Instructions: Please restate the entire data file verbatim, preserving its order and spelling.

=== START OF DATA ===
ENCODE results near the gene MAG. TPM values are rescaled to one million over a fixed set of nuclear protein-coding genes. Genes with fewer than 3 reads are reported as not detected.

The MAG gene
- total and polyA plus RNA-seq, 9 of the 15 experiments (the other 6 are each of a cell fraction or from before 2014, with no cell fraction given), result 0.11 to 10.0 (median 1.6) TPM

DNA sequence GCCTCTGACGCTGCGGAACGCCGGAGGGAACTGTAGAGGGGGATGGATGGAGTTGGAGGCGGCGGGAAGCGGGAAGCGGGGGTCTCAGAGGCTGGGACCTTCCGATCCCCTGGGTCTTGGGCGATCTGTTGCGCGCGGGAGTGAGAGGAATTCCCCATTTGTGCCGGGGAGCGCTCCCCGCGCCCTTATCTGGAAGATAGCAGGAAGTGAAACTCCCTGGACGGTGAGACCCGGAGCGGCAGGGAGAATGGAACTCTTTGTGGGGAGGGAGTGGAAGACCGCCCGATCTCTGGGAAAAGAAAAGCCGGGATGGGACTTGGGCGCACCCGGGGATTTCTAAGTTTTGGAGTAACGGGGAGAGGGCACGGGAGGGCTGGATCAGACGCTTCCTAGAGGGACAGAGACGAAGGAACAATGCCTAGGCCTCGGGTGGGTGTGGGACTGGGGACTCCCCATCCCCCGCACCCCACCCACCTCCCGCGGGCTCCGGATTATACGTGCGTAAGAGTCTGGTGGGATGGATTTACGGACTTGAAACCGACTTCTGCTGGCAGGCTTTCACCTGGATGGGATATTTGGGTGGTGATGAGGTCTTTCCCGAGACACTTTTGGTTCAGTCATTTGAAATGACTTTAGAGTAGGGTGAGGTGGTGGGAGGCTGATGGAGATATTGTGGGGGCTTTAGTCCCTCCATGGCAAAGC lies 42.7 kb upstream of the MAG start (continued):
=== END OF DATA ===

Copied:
ENCODE results near the gene MAG. TPM values are rescaled to one million over a fixed set of nuclear protein-coding genes. Genes with fewer than 3 reads are reported as not detected.

The MAG gene
- total and polyA plus RNA-seq, 9 of the 15 experiments (the other 6 are each of a cell fraction or from before 2014, with no cell fraction given), result 0.11 to 10.0 (median 1.6) TPM

DNA sequence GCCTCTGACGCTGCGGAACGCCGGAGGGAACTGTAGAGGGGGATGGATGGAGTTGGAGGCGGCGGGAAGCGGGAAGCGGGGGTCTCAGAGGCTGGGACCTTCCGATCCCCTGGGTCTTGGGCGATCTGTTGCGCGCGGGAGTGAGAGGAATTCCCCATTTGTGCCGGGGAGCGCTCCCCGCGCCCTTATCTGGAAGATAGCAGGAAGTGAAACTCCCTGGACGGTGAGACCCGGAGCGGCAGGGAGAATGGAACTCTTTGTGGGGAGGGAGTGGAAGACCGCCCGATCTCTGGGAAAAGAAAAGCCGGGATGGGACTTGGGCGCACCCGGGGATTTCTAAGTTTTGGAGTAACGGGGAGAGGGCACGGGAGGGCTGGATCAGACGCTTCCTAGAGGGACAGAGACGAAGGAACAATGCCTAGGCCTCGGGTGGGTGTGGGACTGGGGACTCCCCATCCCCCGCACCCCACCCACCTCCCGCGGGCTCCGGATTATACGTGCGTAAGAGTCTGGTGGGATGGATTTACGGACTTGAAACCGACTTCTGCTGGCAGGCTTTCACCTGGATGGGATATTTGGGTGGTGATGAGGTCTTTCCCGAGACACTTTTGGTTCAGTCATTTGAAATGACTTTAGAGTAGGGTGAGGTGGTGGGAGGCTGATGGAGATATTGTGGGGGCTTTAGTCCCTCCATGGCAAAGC lies 42.7 kb upstream of the MAG start (continued):